Meet Opioid Training Mandates With CME From TMA
By Hannah Wisterman

Through the Texas Medical Association, physicians can play a part in curbing rates of opioid overdose and substance use disorder – and meet state and federal agencies’ CME mandates.  

How much education physicians must complete and on which specific topics varies by licensing agency.  

Of the 24 hours of formal CME required every two years for licensure renewal, the Texas Medical Board (TMB) requires that two hours involve the study of the following topics, which may be credited towards the requirements for medical ethics or professional responsibility for any physician. 

  • Best practices, alternative treatment options, and multimodal approaches to pain management that may include physical therapy, psychotherapy, and other treatments; 
  • Safe and effective pain management related to the prescription of opioids and other controlled substances, including education regarding standards of care; identification of drug-seeking behavior in patients; and effectively communicating with patients about the prescription of an opioid or other controlled substances; and  
  • Prescribing and monitoring of controlled substances.    

All three objectives must be covered by the two hours of training.   

Further, as of summer 2023, physicians who register or renew their registration for a Drug Enforcement Administration (DEA) license have a one-time requirement to attest to taking eight hours of training on how to treat patients with opioid or other substance use disorders (SUDs).   

That requirement came under the Medication Access and Training Expansion Act, which Congress passed as part of the Consolidated Appropriations Act of 2023. Under the law, physicians and other health care professionals who prescribe Schedule II, III, IV, and V medications will be required to check a box on their online DEA registration form to show that they have done the training.  

DEA registrants, therefore, need one of the following upon submission of their application: 

  • Eight hours of training on opioid or other substance use disorders.  
  • Board certification in addiction medicine or addiction psychiatry from the American Board of Medical Specialties, American Board of Addiction Medicine, or the American Osteopathic Association.  
  • Graduation within five years from a U.S. medical school that included successful completion of an opioid or other substance use disorder curriculum of at least eight hours.   

Michael Sprintz, DO, a pain and addiction specialist in Spring and member of TMA’s Committee on Behavioral Health, is in support of fostering “a core competency [in opioid stewardship] and really starting to integrate that more and more within board recertifications, with CME requirements, and the TMB's requirements.”   

Dr. Sprintz has contributed to several of TMA’s CME courses that qualify for the TMB and DEA mandates, including presenting one, “Shades of Grey,” at Leadership Summit in January. In-person seminars and classes, such as those presented at TMA events, can count toward the DEA mandate, as well as professional society meetings and online forms.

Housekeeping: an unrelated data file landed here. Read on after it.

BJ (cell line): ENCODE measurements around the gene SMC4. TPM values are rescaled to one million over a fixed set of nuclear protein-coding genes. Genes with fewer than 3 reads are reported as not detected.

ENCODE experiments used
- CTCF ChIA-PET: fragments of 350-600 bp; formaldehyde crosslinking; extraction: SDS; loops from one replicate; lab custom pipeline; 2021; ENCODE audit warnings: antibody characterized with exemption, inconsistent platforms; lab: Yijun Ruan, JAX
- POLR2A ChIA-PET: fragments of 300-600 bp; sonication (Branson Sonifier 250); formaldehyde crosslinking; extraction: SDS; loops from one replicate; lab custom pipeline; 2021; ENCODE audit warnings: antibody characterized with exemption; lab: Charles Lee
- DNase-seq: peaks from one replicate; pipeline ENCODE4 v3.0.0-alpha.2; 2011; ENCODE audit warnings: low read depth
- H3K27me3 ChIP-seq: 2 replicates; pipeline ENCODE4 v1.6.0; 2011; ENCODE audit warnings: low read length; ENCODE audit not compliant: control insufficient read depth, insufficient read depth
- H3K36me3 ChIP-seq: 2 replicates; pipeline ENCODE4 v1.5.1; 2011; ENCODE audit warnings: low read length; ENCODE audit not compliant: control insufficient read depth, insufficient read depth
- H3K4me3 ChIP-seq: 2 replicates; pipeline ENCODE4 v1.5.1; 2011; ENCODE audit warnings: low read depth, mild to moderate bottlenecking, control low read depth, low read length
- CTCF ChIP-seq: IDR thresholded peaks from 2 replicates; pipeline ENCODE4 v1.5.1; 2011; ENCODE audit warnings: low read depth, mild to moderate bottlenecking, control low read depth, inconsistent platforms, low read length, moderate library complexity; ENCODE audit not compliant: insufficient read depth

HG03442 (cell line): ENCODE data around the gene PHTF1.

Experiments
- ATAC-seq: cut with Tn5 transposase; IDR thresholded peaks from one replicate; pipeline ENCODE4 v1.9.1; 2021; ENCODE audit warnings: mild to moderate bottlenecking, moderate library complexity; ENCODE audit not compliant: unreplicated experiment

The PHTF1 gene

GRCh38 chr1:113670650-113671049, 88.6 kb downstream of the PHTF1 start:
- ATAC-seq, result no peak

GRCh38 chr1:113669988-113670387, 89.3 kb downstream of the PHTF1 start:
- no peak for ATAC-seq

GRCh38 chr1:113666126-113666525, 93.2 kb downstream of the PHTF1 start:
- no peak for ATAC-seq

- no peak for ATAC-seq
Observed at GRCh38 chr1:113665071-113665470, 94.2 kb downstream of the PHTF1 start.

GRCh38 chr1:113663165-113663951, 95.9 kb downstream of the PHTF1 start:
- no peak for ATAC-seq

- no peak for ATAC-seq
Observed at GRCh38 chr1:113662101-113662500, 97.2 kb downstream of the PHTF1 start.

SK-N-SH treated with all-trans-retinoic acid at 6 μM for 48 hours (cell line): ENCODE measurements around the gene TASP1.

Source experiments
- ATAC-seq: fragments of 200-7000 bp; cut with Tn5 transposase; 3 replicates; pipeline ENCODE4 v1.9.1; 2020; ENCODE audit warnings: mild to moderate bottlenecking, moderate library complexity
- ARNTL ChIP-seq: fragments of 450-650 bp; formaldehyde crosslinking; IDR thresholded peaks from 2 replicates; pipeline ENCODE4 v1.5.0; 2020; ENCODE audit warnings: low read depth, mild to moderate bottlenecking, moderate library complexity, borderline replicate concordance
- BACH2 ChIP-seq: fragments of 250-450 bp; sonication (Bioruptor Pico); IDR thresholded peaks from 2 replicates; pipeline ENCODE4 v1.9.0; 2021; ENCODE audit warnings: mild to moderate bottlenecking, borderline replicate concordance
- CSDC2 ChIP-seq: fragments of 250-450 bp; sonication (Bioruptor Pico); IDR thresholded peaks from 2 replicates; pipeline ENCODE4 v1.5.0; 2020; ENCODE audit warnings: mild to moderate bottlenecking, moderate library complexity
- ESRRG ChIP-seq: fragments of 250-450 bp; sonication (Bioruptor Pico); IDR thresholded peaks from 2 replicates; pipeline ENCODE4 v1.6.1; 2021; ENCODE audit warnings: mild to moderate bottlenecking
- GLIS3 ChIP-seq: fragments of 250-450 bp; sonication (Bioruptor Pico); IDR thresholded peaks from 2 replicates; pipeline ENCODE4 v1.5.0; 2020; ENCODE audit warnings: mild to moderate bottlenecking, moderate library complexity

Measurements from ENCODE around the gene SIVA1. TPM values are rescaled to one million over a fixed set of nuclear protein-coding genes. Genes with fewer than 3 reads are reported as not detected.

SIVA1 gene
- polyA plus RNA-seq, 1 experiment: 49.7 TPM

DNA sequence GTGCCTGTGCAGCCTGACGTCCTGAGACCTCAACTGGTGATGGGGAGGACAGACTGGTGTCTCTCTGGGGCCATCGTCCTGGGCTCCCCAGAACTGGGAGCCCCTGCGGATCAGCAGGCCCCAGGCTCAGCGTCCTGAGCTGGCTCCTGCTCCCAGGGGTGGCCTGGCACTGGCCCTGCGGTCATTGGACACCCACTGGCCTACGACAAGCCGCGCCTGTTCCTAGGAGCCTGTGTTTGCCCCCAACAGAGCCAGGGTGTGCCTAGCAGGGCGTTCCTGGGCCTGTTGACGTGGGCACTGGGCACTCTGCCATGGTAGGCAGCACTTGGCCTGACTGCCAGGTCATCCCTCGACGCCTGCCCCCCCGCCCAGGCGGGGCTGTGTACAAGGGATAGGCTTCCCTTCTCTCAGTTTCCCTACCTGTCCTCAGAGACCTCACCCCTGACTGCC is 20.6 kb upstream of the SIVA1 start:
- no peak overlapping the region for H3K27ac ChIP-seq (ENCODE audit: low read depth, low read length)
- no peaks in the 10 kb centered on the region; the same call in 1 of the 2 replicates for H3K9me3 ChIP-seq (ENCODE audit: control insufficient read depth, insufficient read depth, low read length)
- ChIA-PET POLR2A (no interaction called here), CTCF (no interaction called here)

Physicians can fully meet the TMB and DEA requirements with CME offerings from the TMA Education Center, free to members courtesy of TMA Insurance Trust.  

Upon visiting the Education Center, physicians can navigate to the Mandated Trainings subject area. Under the “Credits” section of the sidebar, select the “DEA SUD” and “Opioid” checkboxes to surface all courses that qualify for part or all of the state or national mandates. Details on the qualifications of each course can be found in their descriptions.  

Several TMA courses count toward individual TMB-mandated topics, and one covers all three with the requisite two hours: “Meeting TMB Education Requirements for Opioid Prescribing.”  

Neither the TMB nor DEA mandate must be met by a single course, so physicians can piece together credits from multiple sources. This is especially beneficial as some of TMA’s courses provide credit for both.  

But note that taking a given CME course does not guarantee a physician has fully met the federal and state-mandated training requirements. Physicians are solely responsible for ensuring any mandated training requirements are completed. 

Last Updated On

February 21, 2024

Originally Published On

February 21, 2024

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Hannah Wisterman


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Hannah Wisterman is an associate editor for Texas Medicine and Texas Medicine Today. She was born and raised in Houston and holds a journalism degree from Texas State University in San Marcos. She's spent most of her career in health journalism, especially in the areas of reproductive and public health. When she's not reporting, editing, or learning, you can find her exploring Austin or spending time with her partner, cat, and houseplants.

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